Just who is on your family tree?

Charlemagne DNA GenealogyI’ve just come across a fascinating website http://nautil.us/ , it’s theme is “What Makes You So Special: The Puzzle of Human Uniqueness”. It is a science based website, but several of the pages concern themselves with DNA and other subjects dear to a genealogists heart. One page in particular addresses the fact that statistically it can be proved that we are all related to one another.

A particular sentence caught my attention – “anyone who was alive 2,000 – 3,000 years ago is either an ancestor of everyone who is now alive, or no one at all”. This makes sense when you think that working backwards each generation doubles the number of direct descendants, so when you go back 40 generations (not likely on a typical family tree) then you would have a trillion direct ancestors when the world population is estimated to have been only about 300 million.

So we are all related to Charlemagne, Edward 1st, Cleopatra and so on. Makes for a colourful family tree!

Here are links to two articles I think you’ll find thought provoking –



Are you a descendent of Tudor seaman?

Cowdray Engaving-detail of sinking genealogy

Henry 8th’s flagship the Mary Rose was spectacularly raised from the seabed off of Portsmouth, Hampshire in 1982, anyone who watched the moments as the wreck broke through the water will remember the awful shock as one of the supports failed and it seemed as if she would go back to her watery grave. However the salvage was successful and the immense task of preservation started.

A museum has been built around the remains and this is now open to the public. Interpreting what has been found is an on going task and one area which is drawing some attention is that scientists are attempting to extract DNA from the bones discovered inside the ship. Ten skulls have had facial reconstruction so we can see what they looked like, but just who were they?

Remains of 179 individuals were found inboard, mostly male and under the age of 30 years. The position within the ship gives an idea of their tasks aboard. This will be a fascinating project for genealogists to watch and will once more bring family history and DNA to the forefront of the news.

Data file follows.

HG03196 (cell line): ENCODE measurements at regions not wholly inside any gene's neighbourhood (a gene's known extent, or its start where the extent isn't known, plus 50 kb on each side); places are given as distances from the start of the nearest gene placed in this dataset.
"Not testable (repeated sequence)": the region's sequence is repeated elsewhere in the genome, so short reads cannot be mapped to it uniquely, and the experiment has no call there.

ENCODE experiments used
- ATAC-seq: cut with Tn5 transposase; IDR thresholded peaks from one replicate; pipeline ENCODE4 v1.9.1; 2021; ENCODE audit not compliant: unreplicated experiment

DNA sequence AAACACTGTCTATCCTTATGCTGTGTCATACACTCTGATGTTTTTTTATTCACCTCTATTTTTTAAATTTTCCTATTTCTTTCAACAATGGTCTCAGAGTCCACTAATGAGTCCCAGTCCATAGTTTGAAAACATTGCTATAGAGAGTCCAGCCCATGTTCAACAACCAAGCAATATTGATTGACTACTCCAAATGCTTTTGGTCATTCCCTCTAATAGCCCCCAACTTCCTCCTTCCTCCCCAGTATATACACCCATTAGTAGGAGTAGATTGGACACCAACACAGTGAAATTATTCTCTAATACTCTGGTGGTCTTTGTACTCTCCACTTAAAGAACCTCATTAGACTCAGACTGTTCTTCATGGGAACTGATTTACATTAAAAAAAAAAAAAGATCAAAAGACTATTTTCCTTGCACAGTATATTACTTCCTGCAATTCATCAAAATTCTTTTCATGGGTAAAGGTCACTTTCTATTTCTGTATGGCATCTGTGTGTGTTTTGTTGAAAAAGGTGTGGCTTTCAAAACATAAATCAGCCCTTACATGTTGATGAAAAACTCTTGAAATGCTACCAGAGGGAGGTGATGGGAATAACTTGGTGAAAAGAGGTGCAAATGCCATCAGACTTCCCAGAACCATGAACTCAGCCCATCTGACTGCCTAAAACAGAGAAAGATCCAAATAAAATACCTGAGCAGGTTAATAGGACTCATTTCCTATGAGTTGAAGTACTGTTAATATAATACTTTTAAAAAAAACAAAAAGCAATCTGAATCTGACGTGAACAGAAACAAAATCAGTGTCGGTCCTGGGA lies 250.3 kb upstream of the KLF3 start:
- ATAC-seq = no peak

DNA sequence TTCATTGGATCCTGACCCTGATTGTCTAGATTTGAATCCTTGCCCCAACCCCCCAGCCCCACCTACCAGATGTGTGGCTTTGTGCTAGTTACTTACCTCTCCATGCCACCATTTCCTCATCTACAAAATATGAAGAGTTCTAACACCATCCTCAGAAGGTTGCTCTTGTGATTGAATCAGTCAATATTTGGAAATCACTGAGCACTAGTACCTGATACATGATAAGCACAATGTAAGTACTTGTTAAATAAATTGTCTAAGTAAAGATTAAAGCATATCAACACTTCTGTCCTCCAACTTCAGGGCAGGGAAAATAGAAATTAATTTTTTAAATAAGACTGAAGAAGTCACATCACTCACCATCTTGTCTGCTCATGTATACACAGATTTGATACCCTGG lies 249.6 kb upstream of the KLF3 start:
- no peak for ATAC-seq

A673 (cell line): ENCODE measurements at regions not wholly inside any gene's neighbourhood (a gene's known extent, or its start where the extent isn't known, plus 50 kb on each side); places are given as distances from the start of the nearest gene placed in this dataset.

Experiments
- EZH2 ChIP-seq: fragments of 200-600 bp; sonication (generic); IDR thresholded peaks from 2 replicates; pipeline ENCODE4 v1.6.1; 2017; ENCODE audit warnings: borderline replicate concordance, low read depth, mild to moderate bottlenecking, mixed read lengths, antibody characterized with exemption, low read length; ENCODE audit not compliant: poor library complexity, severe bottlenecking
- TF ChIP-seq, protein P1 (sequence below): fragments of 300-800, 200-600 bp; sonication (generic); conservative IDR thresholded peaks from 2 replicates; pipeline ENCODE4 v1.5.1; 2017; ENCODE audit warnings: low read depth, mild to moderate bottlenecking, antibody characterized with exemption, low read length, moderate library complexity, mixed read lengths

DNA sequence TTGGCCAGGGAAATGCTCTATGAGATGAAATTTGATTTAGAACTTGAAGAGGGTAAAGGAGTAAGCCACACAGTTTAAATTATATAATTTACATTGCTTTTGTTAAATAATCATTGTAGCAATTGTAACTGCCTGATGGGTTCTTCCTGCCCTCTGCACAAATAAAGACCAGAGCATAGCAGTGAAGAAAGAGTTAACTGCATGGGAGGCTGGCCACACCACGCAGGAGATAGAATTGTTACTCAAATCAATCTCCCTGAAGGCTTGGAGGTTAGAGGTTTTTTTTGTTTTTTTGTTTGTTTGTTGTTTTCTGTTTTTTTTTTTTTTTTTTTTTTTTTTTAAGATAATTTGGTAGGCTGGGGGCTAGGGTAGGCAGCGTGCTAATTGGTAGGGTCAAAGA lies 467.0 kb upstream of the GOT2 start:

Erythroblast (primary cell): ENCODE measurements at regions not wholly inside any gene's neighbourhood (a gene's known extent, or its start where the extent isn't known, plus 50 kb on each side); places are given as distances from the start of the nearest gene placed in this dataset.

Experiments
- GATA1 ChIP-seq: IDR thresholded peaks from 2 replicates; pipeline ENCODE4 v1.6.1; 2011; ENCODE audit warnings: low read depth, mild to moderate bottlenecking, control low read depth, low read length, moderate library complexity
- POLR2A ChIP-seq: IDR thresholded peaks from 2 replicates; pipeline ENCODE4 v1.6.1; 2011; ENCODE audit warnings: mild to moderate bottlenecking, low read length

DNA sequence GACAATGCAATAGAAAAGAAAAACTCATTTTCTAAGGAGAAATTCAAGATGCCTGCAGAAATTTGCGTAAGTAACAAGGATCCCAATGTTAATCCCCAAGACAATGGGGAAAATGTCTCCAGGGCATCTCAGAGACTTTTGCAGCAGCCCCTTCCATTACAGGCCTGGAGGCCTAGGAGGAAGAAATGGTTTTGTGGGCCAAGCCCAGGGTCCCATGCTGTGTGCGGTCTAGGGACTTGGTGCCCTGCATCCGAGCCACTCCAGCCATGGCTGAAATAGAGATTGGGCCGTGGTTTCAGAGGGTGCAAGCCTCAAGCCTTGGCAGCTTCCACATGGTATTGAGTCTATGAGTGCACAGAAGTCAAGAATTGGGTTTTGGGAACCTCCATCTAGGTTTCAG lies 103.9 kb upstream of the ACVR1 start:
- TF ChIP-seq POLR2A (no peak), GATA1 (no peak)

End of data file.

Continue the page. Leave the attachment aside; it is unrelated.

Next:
The image above is a detail of the Cowdray Engraving showing the sinking of the Mary Rose on 19 July 1545. Based on an original painted between 1545 and 1548 for Anthony Browne, Master of the Horse.



DNA now available through The Genealogist

DNAThe press releases seem to be coming in twos today!

David Osborne of The Genealogist sent me the following information about the new DNA service that they are offering. The prices start from £64.95, not sure what level of DNA investigation this is for, but their website is bound to give all their details.

Here’s the press release……

DNA testing made affordable
As more and more people research their family history, there comes a point when it becomes very difficult to go any further with your family records and the trail go cold. However, there is now a possibility of going much further and the use of genetics has helped Family Historians create new lines of research.
The Genealogist has started offering these DNA tests to the public to help trace family lines with prices starting at £64.95 with other packages available.

“I see this as another tool that not just genealogists but anybody interested in family history could use to discover a lot more information,” says Mark Bayley, Head of the Online Division at TheGenealogist.co.uk  “When you research a line, there’s only so far back you can go when the paper trail ends. DNA can bridge that gap and get you past those brick walls. Many people are interested in genealogy and don’t have time to research the full family history themselves. Now they can learn more about their family than they ever thought was possible. We have access to the largest DNA Database and it can really help expand your family history knowledge.”
DNA Testing from
TheGenealogist can allow beginners to the world of genealogy to make big strides in developing their family history in much quicker time and discover key leads, also allowing you to connect with other genealogists and family members you never knew existed.
Many thousands of users have purchased DNA testing and the demand is increasing as people decide to take their family history research that step further. It’s a quick , painless process involving a swab in the cheek that can give you a wealth of information on your past!

It is a fascinating way to really retrace your roots.


23andMe Beta Testing